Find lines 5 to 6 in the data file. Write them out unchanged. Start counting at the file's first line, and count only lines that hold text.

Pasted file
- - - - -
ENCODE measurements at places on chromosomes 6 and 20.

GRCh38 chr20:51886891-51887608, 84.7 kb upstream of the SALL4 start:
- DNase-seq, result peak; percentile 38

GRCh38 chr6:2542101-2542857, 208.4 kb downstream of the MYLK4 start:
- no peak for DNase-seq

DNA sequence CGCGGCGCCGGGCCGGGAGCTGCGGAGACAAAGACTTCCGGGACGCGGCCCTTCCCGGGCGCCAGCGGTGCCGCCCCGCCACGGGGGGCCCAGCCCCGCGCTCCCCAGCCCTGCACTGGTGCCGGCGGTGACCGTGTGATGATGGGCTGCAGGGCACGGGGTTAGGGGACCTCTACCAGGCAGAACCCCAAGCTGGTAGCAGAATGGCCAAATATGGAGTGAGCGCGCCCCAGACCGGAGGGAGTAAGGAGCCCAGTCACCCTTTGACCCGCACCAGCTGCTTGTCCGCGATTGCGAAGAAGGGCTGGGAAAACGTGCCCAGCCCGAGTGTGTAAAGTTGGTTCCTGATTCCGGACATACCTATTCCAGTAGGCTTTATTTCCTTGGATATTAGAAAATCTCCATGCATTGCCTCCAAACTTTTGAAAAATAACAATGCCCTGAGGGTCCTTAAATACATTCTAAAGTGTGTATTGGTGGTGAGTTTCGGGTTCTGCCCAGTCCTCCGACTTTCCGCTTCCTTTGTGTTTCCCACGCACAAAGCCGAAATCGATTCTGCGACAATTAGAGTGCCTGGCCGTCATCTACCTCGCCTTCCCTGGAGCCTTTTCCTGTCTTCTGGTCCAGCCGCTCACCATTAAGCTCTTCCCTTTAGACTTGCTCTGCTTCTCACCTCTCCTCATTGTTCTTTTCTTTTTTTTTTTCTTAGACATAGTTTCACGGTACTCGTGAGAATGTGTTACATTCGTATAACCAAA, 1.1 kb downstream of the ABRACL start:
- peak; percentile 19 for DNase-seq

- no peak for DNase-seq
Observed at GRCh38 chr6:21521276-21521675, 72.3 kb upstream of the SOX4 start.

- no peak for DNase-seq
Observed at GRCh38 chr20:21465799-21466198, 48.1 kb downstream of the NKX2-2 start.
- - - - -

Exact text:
- no peak for DNase-seq

DNA sequence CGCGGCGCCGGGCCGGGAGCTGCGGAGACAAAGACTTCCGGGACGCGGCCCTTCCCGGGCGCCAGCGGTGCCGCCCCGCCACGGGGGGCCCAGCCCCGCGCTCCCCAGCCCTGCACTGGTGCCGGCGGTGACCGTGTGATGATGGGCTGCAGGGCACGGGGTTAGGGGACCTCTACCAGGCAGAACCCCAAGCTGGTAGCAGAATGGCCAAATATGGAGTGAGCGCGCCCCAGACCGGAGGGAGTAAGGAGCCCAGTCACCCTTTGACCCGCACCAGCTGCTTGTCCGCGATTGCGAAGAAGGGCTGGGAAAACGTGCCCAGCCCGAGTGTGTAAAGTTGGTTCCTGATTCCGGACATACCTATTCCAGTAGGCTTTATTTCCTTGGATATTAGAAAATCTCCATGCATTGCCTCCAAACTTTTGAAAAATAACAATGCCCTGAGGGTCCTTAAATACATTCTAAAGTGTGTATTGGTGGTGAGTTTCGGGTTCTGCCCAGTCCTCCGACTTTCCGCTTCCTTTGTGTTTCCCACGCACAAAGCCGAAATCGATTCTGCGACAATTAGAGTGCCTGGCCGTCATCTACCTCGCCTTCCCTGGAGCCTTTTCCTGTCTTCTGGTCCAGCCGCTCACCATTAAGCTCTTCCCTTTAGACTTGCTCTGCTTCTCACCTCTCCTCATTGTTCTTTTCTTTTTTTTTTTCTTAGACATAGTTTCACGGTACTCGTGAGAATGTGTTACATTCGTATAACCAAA, 1.1 kb downstream of the ABRACL start: